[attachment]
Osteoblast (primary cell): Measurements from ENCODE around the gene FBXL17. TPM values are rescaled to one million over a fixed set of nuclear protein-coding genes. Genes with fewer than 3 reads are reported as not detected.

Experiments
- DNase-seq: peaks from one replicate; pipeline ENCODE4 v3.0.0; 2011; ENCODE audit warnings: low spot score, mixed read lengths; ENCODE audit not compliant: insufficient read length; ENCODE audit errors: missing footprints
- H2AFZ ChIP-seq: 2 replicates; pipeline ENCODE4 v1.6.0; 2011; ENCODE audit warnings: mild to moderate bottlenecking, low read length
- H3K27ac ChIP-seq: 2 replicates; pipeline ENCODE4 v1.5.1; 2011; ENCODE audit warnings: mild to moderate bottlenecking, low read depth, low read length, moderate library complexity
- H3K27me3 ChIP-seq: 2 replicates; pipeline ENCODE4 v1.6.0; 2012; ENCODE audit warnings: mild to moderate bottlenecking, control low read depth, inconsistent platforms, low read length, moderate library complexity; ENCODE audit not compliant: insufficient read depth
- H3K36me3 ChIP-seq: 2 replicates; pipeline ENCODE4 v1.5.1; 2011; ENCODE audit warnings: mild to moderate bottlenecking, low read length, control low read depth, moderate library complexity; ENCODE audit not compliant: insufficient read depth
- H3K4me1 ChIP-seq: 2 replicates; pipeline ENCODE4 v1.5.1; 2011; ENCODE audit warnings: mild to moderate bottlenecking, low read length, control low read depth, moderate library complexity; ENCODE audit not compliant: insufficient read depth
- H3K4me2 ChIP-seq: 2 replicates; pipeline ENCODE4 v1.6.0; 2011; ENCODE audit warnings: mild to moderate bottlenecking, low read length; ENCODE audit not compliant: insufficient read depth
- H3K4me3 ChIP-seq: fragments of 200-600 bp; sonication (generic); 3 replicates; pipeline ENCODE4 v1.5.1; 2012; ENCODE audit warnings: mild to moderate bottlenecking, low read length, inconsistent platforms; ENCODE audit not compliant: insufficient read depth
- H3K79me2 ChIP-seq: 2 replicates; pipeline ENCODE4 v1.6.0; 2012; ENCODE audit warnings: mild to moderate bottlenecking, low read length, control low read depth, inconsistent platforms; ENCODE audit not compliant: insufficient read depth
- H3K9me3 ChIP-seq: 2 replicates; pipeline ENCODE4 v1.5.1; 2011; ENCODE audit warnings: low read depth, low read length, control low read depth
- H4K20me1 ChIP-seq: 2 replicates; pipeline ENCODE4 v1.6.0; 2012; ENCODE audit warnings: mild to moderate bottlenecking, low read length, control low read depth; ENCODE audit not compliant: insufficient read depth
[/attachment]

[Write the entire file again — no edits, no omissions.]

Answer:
Osteoblast (primary cell): Measurements from ENCODE around the gene FBXL17. TPM values are rescaled to one million over a fixed set of nuclear protein-coding genes. Genes with fewer than 3 reads are reported as not detected.

Experiments
- DNase-seq: peaks from one replicate; pipeline ENCODE4 v3.0.0; 2011; ENCODE audit warnings: low spot score, mixed read lengths; ENCODE audit not compliant: insufficient read length; ENCODE audit errors: missing footprints
- H2AFZ ChIP-seq: 2 replicates; pipeline ENCODE4 v1.6.0; 2011; ENCODE audit warnings: mild to moderate bottlenecking, low read length
- H3K27ac ChIP-seq: 2 replicates; pipeline ENCODE4 v1.5.1; 2011; ENCODE audit warnings: mild to moderate bottlenecking, low read depth, low read length, moderate library complexity
- H3K27me3 ChIP-seq: 2 replicates; pipeline ENCODE4 v1.6.0; 2012; ENCODE audit warnings: mild to moderate bottlenecking, control low read depth, inconsistent platforms, low read length, moderate library complexity; ENCODE audit not compliant: insufficient read depth
- H3K36me3 ChIP-seq: 2 replicates; pipeline ENCODE4 v1.5.1; 2011; ENCODE audit warnings: mild to moderate bottlenecking, low read length, control low read depth, moderate library complexity; ENCODE audit not compliant: insufficient read depth
- H3K4me1 ChIP-seq: 2 replicates; pipeline ENCODE4 v1.5.1; 2011; ENCODE audit warnings: mild to moderate bottlenecking, low read length, control low read depth, moderate library complexity; ENCODE audit not compliant: insufficient read depth
- H3K4me2 ChIP-seq: 2 replicates; pipeline ENCODE4 v1.6.0; 2011; ENCODE audit warnings: mild to moderate bottlenecking, low read length; ENCODE audit not compliant: insufficient read depth
- H3K4me3 ChIP-seq: fragments of 200-600 bp; sonication (generic); 3 replicates; pipeline ENCODE4 v1.5.1; 2012; ENCODE audit warnings: mild to moderate bottlenecking, low read length, inconsistent platforms; ENCODE audit not compliant: insufficient read depth
- H3K79me2 ChIP-seq: 2 replicates; pipeline ENCODE4 v1.6.0; 2012; ENCODE audit warnings: mild to moderate bottlenecking, low read length, control low read depth, inconsistent platforms; ENCODE audit not compliant: insufficient read depth
- H3K9me3 ChIP-seq: 2 replicates; pipeline ENCODE4 v1.5.1; 2011; ENCODE audit warnings: low read depth, low read length, control low read depth
- H4K20me1 ChIP-seq: 2 replicates; pipeline ENCODE4 v1.6.0; 2012; ENCODE audit warnings: mild to moderate bottlenecking, low read length, control low read depth; ENCODE audit not compliant: insufficient read depth